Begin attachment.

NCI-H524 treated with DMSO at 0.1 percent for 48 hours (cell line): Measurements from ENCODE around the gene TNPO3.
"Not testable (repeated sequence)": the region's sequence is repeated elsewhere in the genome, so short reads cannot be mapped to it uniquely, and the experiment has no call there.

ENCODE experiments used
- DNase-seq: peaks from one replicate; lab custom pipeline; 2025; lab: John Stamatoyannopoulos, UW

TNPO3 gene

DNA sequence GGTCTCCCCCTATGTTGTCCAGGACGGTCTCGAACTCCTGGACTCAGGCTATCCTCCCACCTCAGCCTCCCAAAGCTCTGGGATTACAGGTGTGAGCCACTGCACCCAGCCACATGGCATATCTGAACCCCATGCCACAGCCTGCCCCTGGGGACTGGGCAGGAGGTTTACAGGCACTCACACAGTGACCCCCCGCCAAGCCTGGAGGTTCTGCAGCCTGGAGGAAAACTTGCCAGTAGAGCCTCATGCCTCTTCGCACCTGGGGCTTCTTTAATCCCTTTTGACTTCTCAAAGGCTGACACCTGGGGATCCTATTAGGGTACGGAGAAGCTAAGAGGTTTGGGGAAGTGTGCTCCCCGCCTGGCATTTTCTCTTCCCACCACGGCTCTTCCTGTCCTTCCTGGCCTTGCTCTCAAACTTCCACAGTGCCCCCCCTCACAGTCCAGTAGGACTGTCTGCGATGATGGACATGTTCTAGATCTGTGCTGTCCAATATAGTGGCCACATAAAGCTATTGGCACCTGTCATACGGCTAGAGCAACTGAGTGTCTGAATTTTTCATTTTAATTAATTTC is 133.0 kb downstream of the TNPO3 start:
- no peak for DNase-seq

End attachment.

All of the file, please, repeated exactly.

NCI-H524 treated with DMSO at 0.1 percent for 48 hours (cell line): Measurements from ENCODE around the gene TNPO3.
"Not testable (repeated sequence)": the region's sequence is repeated elsewhere in the genome, so short reads cannot be mapped to it uniquely, and the experiment has no call there.

ENCODE experiments used
- DNase-seq: peaks from one replicate; lab custom pipeline; 2025; lab: John Stamatoyannopoulos, UW

TNPO3 gene

DNA sequence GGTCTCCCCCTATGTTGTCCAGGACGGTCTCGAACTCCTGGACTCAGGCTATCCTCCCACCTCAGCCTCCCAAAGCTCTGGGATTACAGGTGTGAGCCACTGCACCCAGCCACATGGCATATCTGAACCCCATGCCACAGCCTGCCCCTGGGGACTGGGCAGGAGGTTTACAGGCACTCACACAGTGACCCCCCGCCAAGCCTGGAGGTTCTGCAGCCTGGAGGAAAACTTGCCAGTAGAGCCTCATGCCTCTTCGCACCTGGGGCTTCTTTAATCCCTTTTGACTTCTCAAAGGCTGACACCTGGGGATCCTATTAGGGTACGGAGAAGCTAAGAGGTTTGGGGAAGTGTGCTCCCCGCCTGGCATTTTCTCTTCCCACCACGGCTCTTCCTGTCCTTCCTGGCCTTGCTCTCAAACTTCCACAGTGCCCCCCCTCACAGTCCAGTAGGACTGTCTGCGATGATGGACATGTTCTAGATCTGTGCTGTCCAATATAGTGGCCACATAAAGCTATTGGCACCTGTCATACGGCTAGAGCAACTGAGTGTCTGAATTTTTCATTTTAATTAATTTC is 133.0 kb downstream of the TNPO3 start:
- no peak for DNase-seq